Could Jet Airways Be Saved?

The second largest airline of India, Jet Airways, is currently at a fork in the road. One direction leads to its bankruptcy, its fleet split up amongst rivals and its namesake retired to a long list of winter fatalities. The other, much harder challenge is it’s financial about-turn and rise to triumph, beating it’s low-cost carrier competitors and claiming its historic spot as the number one airline in the sub-continent.

Jet Airways aircraft on tarmac
Jet Airways canceled all international flights and grounded 90% of its fleet. Photo: Jet Airways.

What is Jet Airways’ current situation?

We previously wrote an extensive look at the history of the airline to better understand its situation. Right now, most of their fleet is grounded, they’ve failed to make loan payments and their benefactor airline Etihad has said they will not bail them out. It has become so bad that the CEO and Founder of the airline, Naresh Goyal, has been forced to resign

Essentially, it comes down to these key factors:

  1. Competition and price wars in the marketplace
  2. Year after year of massive losses for the airline
  3. Grounding of the 737 MAX fleet (Jet has five so far, but 217 on order)
  4. Lack of cash flow as the airline struggles to make sales
Jet Airways
A Jet Airways 777-300ER. Source: Wikimedia

Should Jet Airways be saved?

Before we dive into some possible ideas on how to save the airline, we should discuss whether it is worth saving.

The first reason is the fleet. Jet Airways already has a huge fleet in India and has massive access to the marketplace. With 115 aircraft operating across the country (and another 227 on order), Jet Airways is well positioned to expand in the region and have more capacity than any other Indian airline.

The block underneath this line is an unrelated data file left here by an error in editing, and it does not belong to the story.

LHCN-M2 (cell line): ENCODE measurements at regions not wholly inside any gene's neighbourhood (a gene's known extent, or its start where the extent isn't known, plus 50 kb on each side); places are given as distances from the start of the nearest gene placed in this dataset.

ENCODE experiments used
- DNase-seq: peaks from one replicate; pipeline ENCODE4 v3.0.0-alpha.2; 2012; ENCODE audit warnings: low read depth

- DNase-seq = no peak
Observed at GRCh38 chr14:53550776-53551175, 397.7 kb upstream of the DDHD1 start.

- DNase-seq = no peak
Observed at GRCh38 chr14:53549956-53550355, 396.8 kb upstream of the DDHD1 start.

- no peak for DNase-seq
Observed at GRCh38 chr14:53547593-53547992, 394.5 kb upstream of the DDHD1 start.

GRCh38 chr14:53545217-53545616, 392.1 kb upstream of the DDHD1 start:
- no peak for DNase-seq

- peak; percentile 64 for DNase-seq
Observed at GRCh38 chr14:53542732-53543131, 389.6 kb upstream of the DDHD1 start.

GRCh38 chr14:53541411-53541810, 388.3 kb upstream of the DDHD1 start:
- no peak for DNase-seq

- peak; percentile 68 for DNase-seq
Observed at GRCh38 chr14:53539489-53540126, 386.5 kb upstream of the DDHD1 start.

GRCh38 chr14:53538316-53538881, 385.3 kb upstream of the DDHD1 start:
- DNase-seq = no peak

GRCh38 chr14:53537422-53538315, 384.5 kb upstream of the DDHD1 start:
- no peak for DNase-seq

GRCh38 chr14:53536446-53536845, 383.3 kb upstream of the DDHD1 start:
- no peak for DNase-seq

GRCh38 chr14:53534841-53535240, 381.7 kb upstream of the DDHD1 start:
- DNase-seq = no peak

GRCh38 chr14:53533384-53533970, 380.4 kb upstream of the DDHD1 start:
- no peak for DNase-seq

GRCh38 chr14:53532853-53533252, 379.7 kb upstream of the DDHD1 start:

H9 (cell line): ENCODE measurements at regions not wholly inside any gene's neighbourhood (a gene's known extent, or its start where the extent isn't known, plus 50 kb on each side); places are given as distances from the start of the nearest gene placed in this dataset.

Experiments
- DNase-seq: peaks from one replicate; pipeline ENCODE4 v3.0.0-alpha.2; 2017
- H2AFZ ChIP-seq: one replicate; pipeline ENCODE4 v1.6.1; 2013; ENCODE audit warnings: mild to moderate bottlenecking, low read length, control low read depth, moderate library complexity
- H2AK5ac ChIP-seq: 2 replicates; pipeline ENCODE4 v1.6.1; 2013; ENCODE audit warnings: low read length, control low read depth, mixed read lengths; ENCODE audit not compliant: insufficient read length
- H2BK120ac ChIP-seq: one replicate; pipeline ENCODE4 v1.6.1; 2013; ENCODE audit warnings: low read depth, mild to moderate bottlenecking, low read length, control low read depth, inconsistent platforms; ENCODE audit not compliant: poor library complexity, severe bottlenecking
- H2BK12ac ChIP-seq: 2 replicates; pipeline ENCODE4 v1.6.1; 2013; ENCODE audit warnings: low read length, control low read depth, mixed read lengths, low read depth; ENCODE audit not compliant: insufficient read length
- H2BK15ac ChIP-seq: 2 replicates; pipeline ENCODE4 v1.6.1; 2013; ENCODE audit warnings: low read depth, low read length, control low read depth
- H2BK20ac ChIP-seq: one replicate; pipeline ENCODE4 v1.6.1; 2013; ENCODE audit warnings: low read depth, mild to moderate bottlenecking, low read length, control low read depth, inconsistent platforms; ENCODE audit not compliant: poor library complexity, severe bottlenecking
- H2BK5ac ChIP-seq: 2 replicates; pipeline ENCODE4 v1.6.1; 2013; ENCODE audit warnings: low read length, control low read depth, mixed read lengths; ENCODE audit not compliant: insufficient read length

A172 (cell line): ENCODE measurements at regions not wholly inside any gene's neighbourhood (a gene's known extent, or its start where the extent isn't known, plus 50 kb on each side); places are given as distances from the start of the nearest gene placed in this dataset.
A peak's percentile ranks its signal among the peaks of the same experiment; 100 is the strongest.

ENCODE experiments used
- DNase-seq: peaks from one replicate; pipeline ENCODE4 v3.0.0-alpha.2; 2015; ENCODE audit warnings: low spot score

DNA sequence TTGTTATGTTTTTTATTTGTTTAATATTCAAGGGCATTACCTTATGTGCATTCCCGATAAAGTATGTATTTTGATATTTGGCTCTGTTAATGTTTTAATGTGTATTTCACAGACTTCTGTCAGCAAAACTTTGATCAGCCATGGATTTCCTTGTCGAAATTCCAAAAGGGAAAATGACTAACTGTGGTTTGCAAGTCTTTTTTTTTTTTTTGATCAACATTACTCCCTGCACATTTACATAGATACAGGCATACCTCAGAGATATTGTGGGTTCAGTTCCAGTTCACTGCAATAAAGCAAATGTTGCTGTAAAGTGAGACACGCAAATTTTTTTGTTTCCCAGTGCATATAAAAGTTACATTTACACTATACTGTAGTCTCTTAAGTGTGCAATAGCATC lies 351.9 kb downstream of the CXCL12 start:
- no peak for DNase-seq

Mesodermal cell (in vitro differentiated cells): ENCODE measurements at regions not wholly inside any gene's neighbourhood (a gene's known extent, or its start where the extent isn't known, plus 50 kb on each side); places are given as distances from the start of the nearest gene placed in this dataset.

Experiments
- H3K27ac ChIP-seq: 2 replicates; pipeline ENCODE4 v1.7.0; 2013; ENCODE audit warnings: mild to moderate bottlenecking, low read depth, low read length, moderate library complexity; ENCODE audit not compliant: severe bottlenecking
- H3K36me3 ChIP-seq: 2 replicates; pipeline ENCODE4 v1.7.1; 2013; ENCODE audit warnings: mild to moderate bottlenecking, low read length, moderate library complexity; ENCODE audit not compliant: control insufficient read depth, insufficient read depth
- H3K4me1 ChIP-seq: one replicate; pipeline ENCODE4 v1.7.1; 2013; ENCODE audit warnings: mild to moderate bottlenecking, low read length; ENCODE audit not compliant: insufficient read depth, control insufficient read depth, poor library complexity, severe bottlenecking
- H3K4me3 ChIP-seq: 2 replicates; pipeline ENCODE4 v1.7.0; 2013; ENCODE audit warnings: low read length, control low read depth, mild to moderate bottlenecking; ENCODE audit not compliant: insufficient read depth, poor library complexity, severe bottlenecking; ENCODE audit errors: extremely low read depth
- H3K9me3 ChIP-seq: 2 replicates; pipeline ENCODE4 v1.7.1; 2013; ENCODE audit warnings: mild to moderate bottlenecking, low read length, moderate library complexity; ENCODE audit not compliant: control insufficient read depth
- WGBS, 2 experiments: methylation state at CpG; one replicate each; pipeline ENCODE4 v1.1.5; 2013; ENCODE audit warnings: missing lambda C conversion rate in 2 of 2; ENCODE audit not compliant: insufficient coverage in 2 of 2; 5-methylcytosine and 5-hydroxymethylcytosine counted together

The second reason is the brand. Jet Airways has been operating for just short of of 30 years, and has built up trust with the local population. Their name and branding carry plenty of weight in the territory.

So how can we save the airline? Here are some ideas

Focus on international routes. Due to a lack of aircraft capacity, Jet Airways has been forced to only fly domestic routes. They were previously very popular (with their premium cabins as well) with many local expats traveling home as well as tourists arriving to explore the country. However, a return to international operations will not be easy as they recently gave up their Heathrow landing slots. Until they pay lessors and get their fleet back in the air, the DGCA will not allow them to fly internationally again.

Canceling future 737 MAX orders. We are not advocating that Jet Airways simply cancel the 737 MAX orders due to problems with the aircraft (that is another discussion), but they are over-leveraged and could use this time to actually get back some of their money or ‘debt’. This would put them back on a good footing with Boeing who have previously defended the airline.

Reduce operations. Essentially, Jet Airways needs to become as lean as possible and reduce services. They are already doing what they can but they should stop anything that is not highly profitable.

Raise prices and focus on the premium market. To beat the competition, Jet Airways should price itself out of the competitions reach (by actually increasing prices) and bringing value to customers beyond A to B transportation. This could be the Southwest model (free transfer of tickets, two items of baggage etc) or offerings outside of the aviation space (deals with hotels, membership programs).

Jet Airways
Over 1000 Jet Airways pilots are set to go on strike. Photo: Rick Schlamp via Wikimedia

Wait, don’t they owe over a billion dollars?

Yes, it is true that Jet Airways owes over a billion dollars and it would be almost impossible to find a benefactor willing to take on that load. But in order to help they have taken the following steps:

  • Opened up 51% of the company to private investment on the stock exchange (shares previously held by the founder).
  • Shopping the airline around to other partners like Etihad (perhaps another airline will use this chance to come into the growing Indian market).
  • The Indian government recently asked local banks to help bail out the airline. Perhaps they will be able to provide assistance.

What do you think? Do you have any ideas on how to save the airline?